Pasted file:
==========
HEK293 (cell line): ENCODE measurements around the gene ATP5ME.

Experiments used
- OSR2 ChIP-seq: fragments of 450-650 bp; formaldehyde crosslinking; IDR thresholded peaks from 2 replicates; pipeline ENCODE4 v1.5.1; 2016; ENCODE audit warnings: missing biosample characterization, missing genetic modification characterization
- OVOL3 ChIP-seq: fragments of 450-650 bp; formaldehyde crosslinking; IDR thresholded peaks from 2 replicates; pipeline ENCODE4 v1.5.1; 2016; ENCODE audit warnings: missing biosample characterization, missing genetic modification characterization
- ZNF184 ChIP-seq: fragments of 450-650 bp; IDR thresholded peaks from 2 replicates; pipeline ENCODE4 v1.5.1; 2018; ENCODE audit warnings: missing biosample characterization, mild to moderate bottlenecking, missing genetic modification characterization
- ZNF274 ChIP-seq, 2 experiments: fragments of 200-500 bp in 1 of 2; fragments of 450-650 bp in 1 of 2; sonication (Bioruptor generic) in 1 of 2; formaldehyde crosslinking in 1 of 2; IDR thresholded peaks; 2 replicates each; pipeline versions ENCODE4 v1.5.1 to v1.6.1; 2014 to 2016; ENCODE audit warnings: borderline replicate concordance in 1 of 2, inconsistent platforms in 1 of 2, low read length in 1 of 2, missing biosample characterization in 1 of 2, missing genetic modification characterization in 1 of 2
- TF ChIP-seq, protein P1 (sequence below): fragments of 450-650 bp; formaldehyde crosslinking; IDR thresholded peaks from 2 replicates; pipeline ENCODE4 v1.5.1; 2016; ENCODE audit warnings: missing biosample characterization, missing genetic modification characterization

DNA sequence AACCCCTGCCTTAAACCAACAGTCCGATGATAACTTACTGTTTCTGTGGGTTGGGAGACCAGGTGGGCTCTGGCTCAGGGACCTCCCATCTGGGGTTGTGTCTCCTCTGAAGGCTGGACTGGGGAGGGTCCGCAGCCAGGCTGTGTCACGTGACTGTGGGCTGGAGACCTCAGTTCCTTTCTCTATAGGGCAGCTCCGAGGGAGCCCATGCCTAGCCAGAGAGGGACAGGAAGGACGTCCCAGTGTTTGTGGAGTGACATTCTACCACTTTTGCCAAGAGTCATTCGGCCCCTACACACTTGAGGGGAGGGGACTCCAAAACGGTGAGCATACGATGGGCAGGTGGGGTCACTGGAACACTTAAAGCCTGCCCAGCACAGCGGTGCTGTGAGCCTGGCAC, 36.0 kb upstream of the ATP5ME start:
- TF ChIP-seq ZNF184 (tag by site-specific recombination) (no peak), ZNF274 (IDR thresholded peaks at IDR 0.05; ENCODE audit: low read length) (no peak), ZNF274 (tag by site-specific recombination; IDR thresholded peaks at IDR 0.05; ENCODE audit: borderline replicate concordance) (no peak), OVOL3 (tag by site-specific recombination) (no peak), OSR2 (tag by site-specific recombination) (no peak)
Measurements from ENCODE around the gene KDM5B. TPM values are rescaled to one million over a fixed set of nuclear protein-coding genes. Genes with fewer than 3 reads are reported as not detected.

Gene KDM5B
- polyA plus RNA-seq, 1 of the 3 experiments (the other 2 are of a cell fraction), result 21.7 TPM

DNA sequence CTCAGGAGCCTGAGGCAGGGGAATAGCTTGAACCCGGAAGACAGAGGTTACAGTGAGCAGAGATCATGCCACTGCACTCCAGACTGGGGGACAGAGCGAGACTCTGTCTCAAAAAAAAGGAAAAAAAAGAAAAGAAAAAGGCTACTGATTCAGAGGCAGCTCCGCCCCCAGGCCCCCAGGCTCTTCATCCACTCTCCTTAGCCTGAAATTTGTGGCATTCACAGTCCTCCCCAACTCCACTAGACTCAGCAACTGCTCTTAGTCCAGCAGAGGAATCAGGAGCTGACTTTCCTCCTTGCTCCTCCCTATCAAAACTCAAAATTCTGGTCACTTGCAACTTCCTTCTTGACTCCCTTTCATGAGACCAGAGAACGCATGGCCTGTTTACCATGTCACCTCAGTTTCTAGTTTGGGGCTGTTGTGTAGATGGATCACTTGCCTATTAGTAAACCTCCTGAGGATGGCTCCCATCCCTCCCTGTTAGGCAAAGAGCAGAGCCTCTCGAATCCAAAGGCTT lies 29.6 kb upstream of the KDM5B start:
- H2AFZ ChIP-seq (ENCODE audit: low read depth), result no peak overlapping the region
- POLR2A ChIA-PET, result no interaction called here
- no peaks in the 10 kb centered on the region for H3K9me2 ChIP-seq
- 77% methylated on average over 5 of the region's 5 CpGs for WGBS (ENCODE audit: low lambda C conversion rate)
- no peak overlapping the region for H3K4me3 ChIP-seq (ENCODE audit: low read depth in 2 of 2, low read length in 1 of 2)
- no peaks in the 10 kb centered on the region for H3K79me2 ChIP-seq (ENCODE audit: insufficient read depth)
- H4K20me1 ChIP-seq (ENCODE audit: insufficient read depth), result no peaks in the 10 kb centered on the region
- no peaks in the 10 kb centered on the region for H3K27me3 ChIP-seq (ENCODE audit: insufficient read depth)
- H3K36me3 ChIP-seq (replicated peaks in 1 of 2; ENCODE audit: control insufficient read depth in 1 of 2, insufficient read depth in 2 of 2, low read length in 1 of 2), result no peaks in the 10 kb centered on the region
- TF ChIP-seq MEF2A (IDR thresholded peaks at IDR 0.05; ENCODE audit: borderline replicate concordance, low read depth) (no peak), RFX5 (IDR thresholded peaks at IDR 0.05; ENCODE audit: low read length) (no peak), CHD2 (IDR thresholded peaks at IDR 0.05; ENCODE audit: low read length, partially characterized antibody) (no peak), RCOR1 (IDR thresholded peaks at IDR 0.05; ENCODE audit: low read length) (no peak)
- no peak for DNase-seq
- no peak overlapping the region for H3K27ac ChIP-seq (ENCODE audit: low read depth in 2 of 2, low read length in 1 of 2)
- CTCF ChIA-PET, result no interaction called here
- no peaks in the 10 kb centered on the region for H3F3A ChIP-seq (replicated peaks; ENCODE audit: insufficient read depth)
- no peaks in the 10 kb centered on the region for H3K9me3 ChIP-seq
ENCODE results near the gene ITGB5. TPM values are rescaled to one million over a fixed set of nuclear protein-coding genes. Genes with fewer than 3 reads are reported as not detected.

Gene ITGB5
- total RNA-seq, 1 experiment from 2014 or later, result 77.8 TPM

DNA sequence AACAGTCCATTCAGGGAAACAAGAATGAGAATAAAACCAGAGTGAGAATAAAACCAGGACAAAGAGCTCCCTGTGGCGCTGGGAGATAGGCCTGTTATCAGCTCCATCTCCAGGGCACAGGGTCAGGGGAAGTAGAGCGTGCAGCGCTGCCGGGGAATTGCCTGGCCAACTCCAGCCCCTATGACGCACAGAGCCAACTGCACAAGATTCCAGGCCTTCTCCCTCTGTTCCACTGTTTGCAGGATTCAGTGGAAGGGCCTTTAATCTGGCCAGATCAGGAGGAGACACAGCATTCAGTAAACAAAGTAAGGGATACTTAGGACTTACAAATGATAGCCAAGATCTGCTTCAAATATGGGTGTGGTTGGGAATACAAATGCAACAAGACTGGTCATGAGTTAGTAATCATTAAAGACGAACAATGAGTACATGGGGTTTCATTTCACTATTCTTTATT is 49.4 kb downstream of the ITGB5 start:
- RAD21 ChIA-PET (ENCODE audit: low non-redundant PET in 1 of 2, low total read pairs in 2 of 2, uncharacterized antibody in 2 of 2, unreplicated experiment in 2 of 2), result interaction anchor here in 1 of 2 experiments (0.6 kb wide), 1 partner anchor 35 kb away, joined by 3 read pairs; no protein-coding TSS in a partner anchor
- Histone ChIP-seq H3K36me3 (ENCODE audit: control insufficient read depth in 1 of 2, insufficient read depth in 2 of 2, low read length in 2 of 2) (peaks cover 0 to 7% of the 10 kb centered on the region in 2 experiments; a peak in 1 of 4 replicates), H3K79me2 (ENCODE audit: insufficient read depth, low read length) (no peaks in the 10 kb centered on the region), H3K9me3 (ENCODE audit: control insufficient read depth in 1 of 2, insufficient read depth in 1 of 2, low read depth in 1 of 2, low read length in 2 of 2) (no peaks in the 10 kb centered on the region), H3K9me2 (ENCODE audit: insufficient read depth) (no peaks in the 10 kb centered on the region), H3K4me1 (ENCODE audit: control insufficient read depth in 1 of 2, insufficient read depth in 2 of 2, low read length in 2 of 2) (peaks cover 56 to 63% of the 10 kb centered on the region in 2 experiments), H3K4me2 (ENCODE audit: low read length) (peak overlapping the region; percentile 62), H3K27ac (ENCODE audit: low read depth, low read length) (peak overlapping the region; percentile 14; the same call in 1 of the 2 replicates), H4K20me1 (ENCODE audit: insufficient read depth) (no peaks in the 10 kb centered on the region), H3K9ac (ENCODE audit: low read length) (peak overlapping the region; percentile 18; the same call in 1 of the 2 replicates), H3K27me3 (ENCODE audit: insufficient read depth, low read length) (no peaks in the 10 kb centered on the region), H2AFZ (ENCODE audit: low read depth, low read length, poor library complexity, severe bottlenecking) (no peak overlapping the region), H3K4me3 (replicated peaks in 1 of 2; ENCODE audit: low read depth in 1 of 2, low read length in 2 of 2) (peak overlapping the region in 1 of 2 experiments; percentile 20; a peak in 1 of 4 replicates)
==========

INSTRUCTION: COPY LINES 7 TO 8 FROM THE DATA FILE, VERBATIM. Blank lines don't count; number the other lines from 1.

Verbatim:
- TF ChIP-seq, protein P1 (sequence below): fragments of 450-650 bp; formaldehyde crosslinking; IDR thresholded peaks from 2 replicates; pipeline ENCODE4 v1.5.1; 2016; ENCODE audit warnings: missing biosample characterization, missing genetic modification characterization

DNA sequence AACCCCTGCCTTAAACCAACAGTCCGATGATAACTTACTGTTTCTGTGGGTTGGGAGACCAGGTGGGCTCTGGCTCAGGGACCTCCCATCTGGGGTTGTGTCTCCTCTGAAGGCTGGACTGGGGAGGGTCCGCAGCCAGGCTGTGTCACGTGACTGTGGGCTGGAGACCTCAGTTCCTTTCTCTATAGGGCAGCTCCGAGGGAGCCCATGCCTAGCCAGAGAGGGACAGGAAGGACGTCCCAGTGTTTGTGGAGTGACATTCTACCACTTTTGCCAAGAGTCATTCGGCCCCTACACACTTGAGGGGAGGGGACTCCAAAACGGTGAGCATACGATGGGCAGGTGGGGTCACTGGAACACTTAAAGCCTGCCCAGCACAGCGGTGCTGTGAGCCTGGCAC, 36.0 kb upstream of the ATP5ME start: